These two natural enemies had an amazing series of matches from 2011-2013, and this was the third classic in the saga. Punk had regained the WWE Title ten months earlier and eventually turned heel, seething with resentment at being treated as a lesser star than WWE's posterboy. Adopting a means-to-an-end attitude and taking on Paul Heyman as his manager, Punk was no longer afraid to take shortcuts in the ring. This battle of attrition raged for 26 minutes before Cena executed a German superplex and the referee counted three. Much to Cena's chagrin however, his shoulders were also down for the count and the match was ruled a draw. A rematch was scheduled for Hell in a Cell, but sadly Cena sustained an injury and we never got to see it.
3. Kurt Angle vs. Chris Benoit - Unforgiven - 9.22.02
The two best technical wrestlers in the company (and probably the world) at this time engaged in a legendary on/off feud from 2001-2003, and while not the apex of said rivalry, this match is near the top. There was no major angle taking place between Angle and Benoit, this was just a battle for dominance. They built on their 2001 match series and delivered a blistering 15-minute clinic with nary a low point. Benoit eventually won with a quick rollup, and these two would go on to become reluctant tag partners in the quest for the new WWE Tag Team Titles.
2. Christopher Daniels vs. AJ Styles vs. Samoa Joe - TNA Unbreakable - 9.11.05
Styles, Daniels and Joe. These were the three men on whose backs TNA was built. While the main event scene mostly consisted of former WWE and WCW talent, these three men were blowing the rest of the card out of the water in the X-Division. This three-way match was the first and only TNA bout to earn a five-star rating from the Wrestling Observer, and it's not hard to see why (I believe this was also the first time an X-Division match headlined a PPV). Where most Triple Threat matches tend to devolve into "one guy rests while the other two fight," these three ring generals interwove their dazzling offense seamlessly, stringing together nearly 23 minutes of breathtaking action, as if to say "We all know THIS is the reason people watch TNA!"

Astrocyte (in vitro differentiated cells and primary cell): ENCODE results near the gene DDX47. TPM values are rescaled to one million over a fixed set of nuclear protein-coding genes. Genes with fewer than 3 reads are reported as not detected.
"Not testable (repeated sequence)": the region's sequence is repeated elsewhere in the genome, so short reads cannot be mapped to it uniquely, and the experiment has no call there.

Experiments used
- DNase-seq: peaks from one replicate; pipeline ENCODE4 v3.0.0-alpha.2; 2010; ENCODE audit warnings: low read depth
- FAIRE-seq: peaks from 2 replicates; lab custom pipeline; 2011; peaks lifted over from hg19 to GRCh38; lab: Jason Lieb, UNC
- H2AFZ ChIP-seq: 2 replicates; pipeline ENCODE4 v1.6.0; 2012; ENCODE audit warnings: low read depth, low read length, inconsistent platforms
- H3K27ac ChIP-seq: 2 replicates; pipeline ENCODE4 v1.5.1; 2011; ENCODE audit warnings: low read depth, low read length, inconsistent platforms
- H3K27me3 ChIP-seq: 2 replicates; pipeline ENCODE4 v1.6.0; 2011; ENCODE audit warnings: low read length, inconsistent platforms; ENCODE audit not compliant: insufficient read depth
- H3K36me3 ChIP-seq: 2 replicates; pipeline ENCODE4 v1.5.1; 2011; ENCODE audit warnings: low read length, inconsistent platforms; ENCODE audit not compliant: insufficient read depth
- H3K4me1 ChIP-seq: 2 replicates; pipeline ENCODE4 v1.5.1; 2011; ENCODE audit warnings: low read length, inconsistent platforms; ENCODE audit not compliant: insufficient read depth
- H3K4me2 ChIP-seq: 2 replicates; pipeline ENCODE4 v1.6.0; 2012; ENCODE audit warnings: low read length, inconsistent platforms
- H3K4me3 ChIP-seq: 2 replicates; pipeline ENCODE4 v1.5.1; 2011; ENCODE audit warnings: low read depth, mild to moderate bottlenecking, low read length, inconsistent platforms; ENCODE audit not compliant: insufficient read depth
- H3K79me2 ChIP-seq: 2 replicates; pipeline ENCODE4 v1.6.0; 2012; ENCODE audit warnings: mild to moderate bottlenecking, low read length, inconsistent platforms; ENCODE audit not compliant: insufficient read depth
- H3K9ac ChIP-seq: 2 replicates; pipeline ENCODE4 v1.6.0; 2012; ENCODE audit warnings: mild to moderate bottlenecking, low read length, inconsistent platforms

1. Shawn Michaels vs. Mankind - In Your House: Mind Games - 9.22.96
One of my favorite wrestling matches of all time. In a classic mismatch of styles, the handsome, clean-cut babyface Champion defended against the malformed, deranged villain, and the results were spectacular. Shawn Michaels and Mankind apparently planned out very little of this match, making up most of it as they went. There were no stipulations or gimmicks, but this plays out almost like a hardcore match, so violent and aggressive is its overall tone. Much of Shawn's offense consisted of using Mankind's size and momentum against him, and employing hit-and-run tactics to minimize his size disadvantage. The spot this match is most remembered for though is Mankind's second rope suplex through the announcers table, one of the most brutal-looking bumps I had ever seen in 1996. The only downside of this match is that it ended in a disqualification, but otherwise this is a near-perfect contest and it's not surprising both Shawn and Mankind consider it one of their absolute best.
And there's my list of the great September PPV matches. Comment below with your picks!